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  • Advertising: the Magic System
  • Raymond Williams (bio)

Williams, Raymond. 1980. Advertising: The magic system. In Problems in Materialism and Culture. London: Verso, 170–195. Reprinted with the permission of the author’s estate.

1. History

It is customary to begin even the shortest account of the history of advertising by recalling the three thousand year old papyrus from Thebes, offering a reward for a runaway slave, and to go on to such recollections as the crier in the streets of Athens, the paintings of gladiators, with sentences urging attendance at their combats, in ruined Pompeii, and the fly-bills on the pillars of the Forum in Rome. This pleasant little ritual can be quickly performed, and as quickly forgotten: it is, of course, altogether too modest. If by advertising we mean what was meant by Shakespeare and the translators of the Authorized Version — the process of taking or giving notice of something — it is as old as human society, and some pleasant recollections from the Stone Age could be quite easily devised.

The real business of the historian of advertising is more difficult: to trace the development from processes of specific attention and information to an institutionalized system of commercial information and persuasion; to relate this to changes in society and in the economy: and to trace changes in method in the context of changing organizations and intentions.

The spreading of information, by the crier or by handwritten and printed broadsheets, is known from all periods of English society. The first signs of anything more organized come in the seventeeth century, with the development of newsbooks, mercuries, and newspapers. Already certain places, such as St. Paul’s in London, were recognized as centres for the posting of specific bills, and the extension of such posting to the new printed publications was a natural development. The material of such advertisements ranged from offers and wants in personal service, notices of the publications of books, and details of runaway servants, apprentices, horses and dogs, to announcements of new commodities available at particular shops, enthusiastic announcements of remedies and specifics, and notices of the public showing of monsters, prodigies, and freaks. While the majority were the simple, basically factual and specific notices we now call ‘classified’, there were also direct recommendations, as here, from 1658:

That Excellent, and by all Physicians, approved China drink, called by the Chineans Tcha, by other nations Tay alias Tee, is sold at the Sultaness Head Cophee-House in Sweeting’s Rents, by the Royal Exchange, London.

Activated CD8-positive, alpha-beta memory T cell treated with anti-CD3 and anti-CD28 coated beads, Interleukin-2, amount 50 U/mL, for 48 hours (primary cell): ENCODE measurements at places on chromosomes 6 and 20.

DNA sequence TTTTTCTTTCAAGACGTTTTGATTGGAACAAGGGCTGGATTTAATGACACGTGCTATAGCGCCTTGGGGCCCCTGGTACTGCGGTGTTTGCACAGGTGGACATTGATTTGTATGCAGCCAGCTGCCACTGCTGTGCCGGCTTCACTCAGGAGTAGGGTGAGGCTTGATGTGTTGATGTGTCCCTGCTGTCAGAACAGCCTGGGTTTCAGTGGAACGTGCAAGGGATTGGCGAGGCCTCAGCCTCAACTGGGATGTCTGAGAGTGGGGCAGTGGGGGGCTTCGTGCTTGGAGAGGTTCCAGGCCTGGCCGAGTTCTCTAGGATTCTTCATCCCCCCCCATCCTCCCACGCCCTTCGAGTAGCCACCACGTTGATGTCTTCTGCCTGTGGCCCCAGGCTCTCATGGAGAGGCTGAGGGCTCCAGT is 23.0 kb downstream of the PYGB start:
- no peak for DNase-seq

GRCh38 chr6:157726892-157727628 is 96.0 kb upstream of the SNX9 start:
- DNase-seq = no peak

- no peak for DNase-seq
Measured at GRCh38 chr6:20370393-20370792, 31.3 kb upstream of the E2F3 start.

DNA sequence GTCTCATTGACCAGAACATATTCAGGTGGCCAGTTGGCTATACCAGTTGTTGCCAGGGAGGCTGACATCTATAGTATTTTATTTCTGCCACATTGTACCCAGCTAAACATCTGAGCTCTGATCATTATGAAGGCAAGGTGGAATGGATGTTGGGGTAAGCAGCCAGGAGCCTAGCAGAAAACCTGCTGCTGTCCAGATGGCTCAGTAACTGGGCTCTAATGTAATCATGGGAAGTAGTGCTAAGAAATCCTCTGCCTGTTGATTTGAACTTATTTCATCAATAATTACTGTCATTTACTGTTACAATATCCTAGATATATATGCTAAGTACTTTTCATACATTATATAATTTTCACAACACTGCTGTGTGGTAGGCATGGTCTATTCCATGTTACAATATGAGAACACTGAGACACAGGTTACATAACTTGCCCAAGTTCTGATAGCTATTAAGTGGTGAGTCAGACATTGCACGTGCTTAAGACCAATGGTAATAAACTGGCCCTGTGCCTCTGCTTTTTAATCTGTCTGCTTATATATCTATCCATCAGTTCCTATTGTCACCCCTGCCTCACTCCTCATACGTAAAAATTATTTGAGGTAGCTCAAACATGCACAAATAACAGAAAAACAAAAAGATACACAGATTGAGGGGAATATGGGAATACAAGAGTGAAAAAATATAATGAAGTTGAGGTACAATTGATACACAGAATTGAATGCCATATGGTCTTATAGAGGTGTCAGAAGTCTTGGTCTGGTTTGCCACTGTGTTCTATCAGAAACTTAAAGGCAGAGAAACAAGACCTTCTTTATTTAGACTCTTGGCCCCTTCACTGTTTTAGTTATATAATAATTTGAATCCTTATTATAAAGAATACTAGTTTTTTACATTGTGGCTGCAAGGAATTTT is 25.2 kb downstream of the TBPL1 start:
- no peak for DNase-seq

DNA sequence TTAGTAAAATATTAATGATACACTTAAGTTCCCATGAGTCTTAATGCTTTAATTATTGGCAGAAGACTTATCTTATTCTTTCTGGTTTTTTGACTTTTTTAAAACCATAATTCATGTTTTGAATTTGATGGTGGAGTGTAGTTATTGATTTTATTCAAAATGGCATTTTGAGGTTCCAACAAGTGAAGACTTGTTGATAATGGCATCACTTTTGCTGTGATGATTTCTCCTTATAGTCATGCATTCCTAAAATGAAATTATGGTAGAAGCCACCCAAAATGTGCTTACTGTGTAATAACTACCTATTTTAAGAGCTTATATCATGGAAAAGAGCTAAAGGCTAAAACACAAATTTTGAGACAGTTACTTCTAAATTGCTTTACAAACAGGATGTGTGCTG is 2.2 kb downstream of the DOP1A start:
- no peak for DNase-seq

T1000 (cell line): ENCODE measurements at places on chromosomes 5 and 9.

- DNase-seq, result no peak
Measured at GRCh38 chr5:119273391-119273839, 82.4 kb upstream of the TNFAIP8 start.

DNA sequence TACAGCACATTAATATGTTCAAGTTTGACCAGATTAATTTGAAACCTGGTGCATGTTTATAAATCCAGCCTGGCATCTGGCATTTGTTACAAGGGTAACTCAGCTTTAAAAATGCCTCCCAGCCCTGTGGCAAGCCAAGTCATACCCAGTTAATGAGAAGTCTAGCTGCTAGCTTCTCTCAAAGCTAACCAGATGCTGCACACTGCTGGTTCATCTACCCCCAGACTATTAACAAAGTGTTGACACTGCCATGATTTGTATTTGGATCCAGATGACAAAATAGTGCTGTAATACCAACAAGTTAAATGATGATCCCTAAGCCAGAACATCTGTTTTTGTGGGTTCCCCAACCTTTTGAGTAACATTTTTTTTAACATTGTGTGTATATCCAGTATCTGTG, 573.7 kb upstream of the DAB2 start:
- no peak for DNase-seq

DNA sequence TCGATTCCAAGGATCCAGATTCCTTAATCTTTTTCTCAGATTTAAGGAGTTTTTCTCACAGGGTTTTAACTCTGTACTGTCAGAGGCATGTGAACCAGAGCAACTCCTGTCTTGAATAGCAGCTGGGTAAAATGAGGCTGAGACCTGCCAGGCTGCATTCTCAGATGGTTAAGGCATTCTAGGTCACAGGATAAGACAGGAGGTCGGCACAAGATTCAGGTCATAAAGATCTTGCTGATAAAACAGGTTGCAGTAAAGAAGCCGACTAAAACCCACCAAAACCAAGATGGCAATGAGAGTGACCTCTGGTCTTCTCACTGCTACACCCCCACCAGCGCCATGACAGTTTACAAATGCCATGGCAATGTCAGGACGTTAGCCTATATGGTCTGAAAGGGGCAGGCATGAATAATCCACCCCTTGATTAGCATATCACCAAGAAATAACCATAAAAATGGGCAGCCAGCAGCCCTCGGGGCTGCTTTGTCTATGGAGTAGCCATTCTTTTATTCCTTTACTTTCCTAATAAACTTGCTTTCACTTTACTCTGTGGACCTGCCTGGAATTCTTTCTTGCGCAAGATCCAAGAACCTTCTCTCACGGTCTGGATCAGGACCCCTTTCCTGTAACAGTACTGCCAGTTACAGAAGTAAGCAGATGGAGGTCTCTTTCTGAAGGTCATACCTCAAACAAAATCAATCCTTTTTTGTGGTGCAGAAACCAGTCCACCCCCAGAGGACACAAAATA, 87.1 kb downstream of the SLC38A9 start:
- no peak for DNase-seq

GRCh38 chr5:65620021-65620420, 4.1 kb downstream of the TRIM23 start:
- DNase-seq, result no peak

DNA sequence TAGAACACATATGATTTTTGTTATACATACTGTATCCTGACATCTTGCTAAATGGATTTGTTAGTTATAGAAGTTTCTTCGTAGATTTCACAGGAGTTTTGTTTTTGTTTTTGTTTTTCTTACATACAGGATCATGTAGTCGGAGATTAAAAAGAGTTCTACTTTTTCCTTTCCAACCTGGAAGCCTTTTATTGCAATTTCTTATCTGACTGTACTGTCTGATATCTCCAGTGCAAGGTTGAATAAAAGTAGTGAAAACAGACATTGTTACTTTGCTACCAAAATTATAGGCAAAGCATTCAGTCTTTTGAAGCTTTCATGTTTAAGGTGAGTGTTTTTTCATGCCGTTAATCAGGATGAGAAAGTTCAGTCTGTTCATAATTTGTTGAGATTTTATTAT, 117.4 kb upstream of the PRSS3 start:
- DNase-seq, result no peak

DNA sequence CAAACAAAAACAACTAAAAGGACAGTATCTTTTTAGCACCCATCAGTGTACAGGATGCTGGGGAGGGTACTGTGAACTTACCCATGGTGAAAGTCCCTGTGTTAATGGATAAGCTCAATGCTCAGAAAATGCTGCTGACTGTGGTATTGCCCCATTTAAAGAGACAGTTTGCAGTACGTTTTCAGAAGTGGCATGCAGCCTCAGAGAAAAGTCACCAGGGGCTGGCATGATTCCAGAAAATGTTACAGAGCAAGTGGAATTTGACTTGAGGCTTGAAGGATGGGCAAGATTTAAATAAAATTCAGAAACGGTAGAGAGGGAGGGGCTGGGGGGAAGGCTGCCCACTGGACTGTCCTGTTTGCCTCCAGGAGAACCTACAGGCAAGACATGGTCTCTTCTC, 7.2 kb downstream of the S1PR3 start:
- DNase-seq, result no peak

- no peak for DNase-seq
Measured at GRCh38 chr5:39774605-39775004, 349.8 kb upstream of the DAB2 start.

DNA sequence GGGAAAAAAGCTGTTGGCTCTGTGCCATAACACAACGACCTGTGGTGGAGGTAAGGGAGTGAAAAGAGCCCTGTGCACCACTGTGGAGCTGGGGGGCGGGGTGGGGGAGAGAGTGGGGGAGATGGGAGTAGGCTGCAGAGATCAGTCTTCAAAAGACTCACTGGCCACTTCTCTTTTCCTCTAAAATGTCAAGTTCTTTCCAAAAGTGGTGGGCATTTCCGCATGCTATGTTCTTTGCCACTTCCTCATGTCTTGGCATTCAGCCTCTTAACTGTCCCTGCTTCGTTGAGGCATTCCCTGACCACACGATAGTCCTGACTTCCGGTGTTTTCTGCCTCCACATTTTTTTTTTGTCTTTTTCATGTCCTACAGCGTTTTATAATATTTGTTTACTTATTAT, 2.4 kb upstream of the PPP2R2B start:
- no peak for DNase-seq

Mention of the physicians begins that process of extension from the conventional recommendations of books as ‘excellent’ or ‘advmirable’ and the conventional adjectives which soon became part of the noun, in a given context (as in my native village, every dance is a Grand Dance). The most extravagant early extension s were in the field of medicines, and it was noted in 1652, of the writers of copy in new-books:

There is never a moutebank who, either by professing of chymistry or any other art drains money from the people of the nation but these arch-cheats have a share in the booty — because the fellow cannot lye sufficiently himself he gets one of these to do’t for him.

Looking up, in the 1950’s, from the British Dental Association’s complaints of misleading television advertising of toothpastes, we can recognize the advertisement, in 1660, of a ‘most Excellent and Approved Dentrifice’, which not only makes the teeth ‘white as Ivory’, but

being constantly used, the Parties using it are never troubled with the Tooth-ache. It fastens the Teeth, sweetens the Breath, and preserves the Gums and Mouth from Cankers and Imposthumes.


the right are onely to be had at Thomas Rookes, Stationer, at the Holy Lamb at the east end of St. Paul’s Church, near the School, in sealed papers at 12d the paper.

In the year of the Plague, London was full of

SOVEREIGN Cordials against the Corruption of the Air.

These did not exactly succeed, but a long and profitable trade, and certain means of promoting it, were now firmly established.

With the major growth of newspapers, from the 1690s, the volume of...

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